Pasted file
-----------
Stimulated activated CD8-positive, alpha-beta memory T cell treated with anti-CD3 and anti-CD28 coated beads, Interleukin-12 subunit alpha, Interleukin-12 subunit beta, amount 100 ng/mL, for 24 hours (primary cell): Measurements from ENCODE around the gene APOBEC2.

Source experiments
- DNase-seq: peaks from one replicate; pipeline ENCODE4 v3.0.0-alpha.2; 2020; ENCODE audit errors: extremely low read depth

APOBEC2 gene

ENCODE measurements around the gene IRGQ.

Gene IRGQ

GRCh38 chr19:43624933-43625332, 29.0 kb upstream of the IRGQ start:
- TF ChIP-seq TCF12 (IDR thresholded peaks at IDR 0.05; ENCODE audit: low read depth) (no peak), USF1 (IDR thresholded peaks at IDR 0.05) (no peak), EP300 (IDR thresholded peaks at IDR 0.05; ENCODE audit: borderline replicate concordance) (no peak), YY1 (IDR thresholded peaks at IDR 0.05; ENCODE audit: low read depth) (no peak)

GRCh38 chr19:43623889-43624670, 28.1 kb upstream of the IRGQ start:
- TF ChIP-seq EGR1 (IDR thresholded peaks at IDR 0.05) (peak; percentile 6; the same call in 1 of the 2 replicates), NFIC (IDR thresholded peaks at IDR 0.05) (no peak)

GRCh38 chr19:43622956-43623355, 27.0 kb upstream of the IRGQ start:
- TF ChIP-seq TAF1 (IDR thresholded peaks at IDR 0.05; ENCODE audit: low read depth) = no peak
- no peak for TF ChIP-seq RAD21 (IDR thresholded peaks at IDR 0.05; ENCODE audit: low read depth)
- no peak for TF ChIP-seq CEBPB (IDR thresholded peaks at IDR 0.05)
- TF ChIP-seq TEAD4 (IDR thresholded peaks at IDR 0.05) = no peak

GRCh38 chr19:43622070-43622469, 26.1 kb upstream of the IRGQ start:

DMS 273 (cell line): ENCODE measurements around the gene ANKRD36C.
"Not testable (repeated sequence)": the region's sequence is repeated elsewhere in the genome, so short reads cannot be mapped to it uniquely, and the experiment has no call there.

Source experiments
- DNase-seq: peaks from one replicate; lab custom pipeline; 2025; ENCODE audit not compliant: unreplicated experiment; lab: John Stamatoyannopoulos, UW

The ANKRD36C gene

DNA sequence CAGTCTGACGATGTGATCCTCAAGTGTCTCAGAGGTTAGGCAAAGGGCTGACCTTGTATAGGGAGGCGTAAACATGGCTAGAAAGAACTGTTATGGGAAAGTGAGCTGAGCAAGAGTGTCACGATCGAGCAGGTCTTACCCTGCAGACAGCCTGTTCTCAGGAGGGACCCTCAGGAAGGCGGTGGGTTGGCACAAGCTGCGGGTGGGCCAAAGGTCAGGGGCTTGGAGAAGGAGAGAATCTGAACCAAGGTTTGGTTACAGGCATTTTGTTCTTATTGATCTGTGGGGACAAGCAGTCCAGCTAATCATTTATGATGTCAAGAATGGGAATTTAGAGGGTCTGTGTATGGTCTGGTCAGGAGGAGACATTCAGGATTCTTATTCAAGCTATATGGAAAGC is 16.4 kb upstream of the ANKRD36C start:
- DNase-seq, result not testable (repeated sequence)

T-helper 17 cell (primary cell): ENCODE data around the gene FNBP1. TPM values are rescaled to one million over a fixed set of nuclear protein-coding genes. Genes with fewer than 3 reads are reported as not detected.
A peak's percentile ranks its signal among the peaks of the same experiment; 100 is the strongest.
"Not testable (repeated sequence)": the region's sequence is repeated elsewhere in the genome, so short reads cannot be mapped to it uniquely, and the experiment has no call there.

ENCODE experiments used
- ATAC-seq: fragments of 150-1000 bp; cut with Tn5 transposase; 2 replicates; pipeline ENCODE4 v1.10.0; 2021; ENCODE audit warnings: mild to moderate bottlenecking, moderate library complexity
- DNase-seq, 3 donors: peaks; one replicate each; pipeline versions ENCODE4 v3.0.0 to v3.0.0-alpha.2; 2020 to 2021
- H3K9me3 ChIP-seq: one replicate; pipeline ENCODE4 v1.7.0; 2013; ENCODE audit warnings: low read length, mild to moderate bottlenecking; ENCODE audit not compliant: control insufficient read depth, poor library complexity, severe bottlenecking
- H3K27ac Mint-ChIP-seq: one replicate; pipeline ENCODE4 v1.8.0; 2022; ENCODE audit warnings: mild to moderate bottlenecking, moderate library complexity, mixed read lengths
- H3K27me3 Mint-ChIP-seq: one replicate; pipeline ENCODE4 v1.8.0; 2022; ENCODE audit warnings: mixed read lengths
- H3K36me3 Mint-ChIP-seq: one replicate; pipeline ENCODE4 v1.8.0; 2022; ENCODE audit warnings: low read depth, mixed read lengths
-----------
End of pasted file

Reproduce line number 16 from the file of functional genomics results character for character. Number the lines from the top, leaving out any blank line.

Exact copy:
GRCh38 chr19:43622070-43622469, 26.1 kb upstream of the IRGQ start: